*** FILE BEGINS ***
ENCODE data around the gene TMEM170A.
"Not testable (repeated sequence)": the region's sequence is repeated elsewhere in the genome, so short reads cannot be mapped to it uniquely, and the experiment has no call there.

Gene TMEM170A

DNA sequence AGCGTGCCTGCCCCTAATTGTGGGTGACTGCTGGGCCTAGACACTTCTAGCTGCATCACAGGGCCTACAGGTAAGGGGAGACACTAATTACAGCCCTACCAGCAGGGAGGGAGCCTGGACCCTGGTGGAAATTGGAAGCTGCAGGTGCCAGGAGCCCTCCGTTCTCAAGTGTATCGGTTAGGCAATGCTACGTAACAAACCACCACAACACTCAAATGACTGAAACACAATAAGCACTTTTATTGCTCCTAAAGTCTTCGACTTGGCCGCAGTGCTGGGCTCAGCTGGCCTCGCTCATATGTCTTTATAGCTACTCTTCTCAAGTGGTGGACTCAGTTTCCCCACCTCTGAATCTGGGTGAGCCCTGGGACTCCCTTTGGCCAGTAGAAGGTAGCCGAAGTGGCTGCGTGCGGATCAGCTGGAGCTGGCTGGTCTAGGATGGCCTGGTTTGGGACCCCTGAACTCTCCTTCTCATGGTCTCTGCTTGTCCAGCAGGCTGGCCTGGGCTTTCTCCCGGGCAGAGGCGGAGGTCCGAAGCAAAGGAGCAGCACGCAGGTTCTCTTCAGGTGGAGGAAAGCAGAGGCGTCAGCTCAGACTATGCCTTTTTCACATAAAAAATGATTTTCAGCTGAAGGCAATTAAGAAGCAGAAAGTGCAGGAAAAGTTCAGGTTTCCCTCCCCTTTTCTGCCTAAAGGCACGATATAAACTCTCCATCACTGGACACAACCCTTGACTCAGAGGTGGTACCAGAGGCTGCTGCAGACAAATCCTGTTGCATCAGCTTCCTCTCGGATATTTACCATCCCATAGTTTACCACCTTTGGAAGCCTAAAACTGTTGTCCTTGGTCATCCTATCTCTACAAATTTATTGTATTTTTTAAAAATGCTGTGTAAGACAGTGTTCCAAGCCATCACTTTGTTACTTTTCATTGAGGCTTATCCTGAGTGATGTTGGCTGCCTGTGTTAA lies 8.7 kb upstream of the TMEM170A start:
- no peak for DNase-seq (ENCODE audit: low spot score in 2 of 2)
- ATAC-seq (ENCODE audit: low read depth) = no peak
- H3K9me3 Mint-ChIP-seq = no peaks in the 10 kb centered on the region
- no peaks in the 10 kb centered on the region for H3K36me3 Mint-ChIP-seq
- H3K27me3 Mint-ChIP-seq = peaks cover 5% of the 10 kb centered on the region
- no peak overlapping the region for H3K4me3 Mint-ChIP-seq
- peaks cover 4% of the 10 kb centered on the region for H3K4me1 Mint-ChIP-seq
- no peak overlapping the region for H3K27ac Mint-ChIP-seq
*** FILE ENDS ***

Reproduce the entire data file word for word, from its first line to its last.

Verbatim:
ENCODE data around the gene TMEM170A.
"Not testable (repeated sequence)": the region's sequence is repeated elsewhere in the genome, so short reads cannot be mapped to it uniquely, and the experiment has no call there.

Gene TMEM170A

DNA sequence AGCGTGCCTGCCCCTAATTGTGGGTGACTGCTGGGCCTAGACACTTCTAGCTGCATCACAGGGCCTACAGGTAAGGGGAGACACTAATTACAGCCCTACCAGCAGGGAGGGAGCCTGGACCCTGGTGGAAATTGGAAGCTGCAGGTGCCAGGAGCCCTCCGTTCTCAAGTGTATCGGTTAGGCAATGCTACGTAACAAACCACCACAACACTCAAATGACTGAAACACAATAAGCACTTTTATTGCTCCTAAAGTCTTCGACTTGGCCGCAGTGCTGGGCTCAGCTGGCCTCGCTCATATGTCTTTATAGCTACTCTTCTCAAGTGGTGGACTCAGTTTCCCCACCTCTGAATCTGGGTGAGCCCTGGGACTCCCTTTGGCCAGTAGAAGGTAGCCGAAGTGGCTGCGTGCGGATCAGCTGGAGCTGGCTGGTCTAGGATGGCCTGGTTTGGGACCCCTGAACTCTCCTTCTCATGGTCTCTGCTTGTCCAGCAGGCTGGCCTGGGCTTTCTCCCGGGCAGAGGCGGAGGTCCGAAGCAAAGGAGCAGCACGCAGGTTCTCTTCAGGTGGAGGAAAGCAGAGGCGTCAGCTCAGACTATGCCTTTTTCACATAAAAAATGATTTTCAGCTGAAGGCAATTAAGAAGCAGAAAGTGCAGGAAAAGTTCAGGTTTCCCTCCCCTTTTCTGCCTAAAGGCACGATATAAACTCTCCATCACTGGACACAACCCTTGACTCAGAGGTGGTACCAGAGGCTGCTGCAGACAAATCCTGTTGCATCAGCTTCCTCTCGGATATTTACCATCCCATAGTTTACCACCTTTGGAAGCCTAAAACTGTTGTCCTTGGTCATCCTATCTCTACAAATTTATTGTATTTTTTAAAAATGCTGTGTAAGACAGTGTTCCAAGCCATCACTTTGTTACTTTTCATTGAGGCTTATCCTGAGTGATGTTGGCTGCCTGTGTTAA lies 8.7 kb upstream of the TMEM170A start:
- no peak for DNase-seq (ENCODE audit: low spot score in 2 of 2)
- ATAC-seq (ENCODE audit: low read depth) = no peak
- H3K9me3 Mint-ChIP-seq = no peaks in the 10 kb centered on the region
- no peaks in the 10 kb centered on the region for H3K36me3 Mint-ChIP-seq
- H3K27me3 Mint-ChIP-seq = peaks cover 5% of the 10 kb centered on the region
- no peak overlapping the region for H3K4me3 Mint-ChIP-seq
- peaks cover 4% of the 10 kb centered on the region for H3K4me1 Mint-ChIP-seq
- no peak overlapping the region for H3K27ac Mint-ChIP-seq